Current projects

Free boundary propagation and noise: analysis and numerics of stochastic degenerate parabolic equations

DFG Research Grant

Dates: 2018-2020
Participants: Prof. Dr. Günther Grün, Hubertus Grillmeier, M.Sc.

The porous-medium equation and the thin-film equation are prominent examples of nonnegativity preserving degenerate parabolic equations which give rise to free boundary problems with the free boundary at time t > 0 defined as the boundary of the solution’s support at that time.
As they are supposed to describe the spreading of gas in a porous-medium or the spreading of a viscous droplet on a horizontal surface, respectively, mathematical results on the propagation of free boundaries become relevant in applications. In contrast to, e.g., the heat equation, where solutions to initial value problems with compactly supported nonnegative initial data
instantaneously become globally positive, finite propagation and waiting time phenomena are characteristic features of degenerate parabolic equations.
In this project, stochastic partial differential equations shall be studied which arise from the aforementioned degenerate parabolic equations by adding multiplicative noise in form of source terms or of convective terms. The scope is to investigate the impact of noise on the propagation of free boundaries, including in particular necessary and sufficient conditions for the occurrence
of waiting time phenomena and results on the size of waiting times. Technically, the project relies both on rigorous mathematical analysis and on numerical simulation.

Interfaces, ComplexStructures, and Singular Limits in Continuum Mechanics
DFG Research Training Group GRK 2339

Dates: 2018-2022 (first funding period),
Participants at FAU: Proff. Bänsch, Burger, Grün (Co-Spokesperson), Knabner, Pratelli, Neuss-
Radu, and Dr. Ray.

The DFG Research Training Group IntComSin is a joint doctorate program of FAU and University of Regensburg in Applied Mathematics. The research focuses on many aspects of advanced mathematical modeling, analysis and numerics with the perspective to understand complex phenomena observed in fluid mechanics, material engineering, biological systems and other applied sciences. Typically interfaces, multiple scales/fields and small parameters (singular limits) are the core features of the problems to be studied. The doctoral program offers a structured course program in partial differential equations, calculus of variations, numerical analysis, scientific computing, mathematical modeling and professional skills. The topics explored in the doctoral projects address:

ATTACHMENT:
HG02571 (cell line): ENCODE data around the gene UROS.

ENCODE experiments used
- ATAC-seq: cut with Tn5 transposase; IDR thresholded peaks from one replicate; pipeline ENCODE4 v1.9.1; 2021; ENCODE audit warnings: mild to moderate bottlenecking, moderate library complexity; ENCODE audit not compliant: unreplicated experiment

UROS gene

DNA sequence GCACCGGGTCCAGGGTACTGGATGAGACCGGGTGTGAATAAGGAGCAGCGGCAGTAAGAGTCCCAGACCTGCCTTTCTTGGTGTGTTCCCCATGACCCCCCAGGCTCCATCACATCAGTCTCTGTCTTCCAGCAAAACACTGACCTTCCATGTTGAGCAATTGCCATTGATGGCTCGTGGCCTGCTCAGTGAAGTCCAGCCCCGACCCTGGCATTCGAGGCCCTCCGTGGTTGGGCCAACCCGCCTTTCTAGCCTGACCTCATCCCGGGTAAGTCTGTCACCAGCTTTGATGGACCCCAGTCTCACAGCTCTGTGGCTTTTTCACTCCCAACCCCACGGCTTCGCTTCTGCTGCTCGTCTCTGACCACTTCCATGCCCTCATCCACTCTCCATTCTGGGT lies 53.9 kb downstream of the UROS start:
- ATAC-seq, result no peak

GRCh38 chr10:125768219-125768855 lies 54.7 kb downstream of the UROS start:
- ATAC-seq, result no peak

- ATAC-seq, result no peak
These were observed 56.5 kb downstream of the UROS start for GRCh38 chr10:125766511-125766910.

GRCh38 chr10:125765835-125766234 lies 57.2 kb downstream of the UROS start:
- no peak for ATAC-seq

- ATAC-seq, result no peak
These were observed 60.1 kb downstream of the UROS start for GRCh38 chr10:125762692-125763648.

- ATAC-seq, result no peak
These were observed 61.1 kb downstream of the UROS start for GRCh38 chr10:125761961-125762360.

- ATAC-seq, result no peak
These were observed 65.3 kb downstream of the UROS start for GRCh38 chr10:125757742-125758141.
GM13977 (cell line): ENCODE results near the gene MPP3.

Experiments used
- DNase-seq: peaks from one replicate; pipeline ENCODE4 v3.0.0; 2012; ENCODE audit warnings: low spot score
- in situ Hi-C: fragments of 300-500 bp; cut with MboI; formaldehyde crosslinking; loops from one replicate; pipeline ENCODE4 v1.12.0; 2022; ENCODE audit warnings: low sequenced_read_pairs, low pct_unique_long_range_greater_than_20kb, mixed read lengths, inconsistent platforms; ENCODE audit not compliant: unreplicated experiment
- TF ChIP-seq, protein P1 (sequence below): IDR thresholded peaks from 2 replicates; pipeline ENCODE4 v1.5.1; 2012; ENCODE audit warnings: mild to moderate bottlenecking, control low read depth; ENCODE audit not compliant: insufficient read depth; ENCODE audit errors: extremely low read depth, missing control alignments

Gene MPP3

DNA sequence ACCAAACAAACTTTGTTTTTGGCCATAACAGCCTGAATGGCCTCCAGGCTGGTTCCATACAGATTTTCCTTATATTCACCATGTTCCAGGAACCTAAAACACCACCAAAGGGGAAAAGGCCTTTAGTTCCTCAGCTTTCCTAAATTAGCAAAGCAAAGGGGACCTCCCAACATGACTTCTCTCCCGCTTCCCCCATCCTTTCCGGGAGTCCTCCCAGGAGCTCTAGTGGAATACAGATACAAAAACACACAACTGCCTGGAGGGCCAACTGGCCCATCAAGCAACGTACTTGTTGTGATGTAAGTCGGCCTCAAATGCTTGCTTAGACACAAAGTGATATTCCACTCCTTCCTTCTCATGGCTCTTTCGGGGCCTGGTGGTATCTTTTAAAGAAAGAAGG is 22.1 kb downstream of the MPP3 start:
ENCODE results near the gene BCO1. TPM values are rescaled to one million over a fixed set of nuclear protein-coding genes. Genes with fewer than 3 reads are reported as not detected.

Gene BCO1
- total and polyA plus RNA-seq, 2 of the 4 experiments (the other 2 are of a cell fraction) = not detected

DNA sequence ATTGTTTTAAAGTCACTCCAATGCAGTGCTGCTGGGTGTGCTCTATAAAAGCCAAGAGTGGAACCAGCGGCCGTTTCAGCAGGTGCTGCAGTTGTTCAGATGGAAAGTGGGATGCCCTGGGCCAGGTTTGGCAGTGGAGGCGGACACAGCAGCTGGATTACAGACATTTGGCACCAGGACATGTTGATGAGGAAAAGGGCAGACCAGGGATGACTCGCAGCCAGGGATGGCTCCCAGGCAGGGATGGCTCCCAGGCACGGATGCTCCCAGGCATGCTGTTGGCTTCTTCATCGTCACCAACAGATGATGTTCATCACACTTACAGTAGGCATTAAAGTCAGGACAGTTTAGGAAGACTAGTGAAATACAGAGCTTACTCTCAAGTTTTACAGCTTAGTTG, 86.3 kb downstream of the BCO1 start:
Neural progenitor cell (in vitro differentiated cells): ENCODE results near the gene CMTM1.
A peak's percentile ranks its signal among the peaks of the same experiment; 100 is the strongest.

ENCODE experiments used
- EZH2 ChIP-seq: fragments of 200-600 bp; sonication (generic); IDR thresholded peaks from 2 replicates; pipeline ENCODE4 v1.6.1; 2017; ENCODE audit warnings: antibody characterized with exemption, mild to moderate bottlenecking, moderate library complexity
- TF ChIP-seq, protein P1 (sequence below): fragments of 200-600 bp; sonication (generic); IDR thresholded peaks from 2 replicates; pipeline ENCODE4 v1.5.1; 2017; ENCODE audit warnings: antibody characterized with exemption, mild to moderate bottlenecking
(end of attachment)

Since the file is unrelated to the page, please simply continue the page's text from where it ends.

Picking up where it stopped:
• interfaces (two-phase flows, transport processes at interfaces, fluidic and elastic effects in membranes, shape optimisation, fluid-structure interactions),
• complex structures ( multiple scales, homogenisation of porous media, micro-macro models for complex fluids, microstructures generated by non-convex variational problems),
• singular limits and dimension reduction (thin film limits, plates/shells and beams, asymptotic limits in phase field models).
For further information, see

Completed projects

Diffusive interface models for transport processes at fluidic interfaces (Part 2)

DFG Priority Programme SPP 1056 "Transport processes at fluidic interfaces"

Dates 2013 — 2016
Participants Professor Dr. Günther Grün, Stefan Metzger, M.Sc.

In recent years, diffuse interface models turned out to be a promising approach to describe fundamental features of two-phase flow like droplet break-up or coalescence. In the second funding period, novel thermodynamical consistent phase-field models for species transport in two-phase flow shall be derived with an emphasis on soluble surfactants. Additional phenomena -- ranging from microscale effects like molecule orientation over thermal effects to electrostatic interactions -- shall be included as well. On this basis, new sharp-interface models shall be derived by formal asymptotic analysis.
For selected diffuse-interface models, existence of solutions and stability of fluidic interfaces will be investigated by rigorous mathematical analysis. Stable numerical schemes shall be formulated and implemented in two and three space dimensions. By numerical simulations, partially guided by the "Leitmassnahme" Taylor-flow, the models shall be validated and further improved. By numerical analysis, convergence shall be established for the prototypical problem of species transport in two-phase flow with general mass densities.

Fronts and Interfaces in Science and Technology (FIRST) / Marie Curie Initial Training Networks
Funding Agency 7. EU-Forschungsrahmenprogramm
Funding period Jan. 2010 — Dec. 2013
Principal Investigator Professor Dr. Günther Grün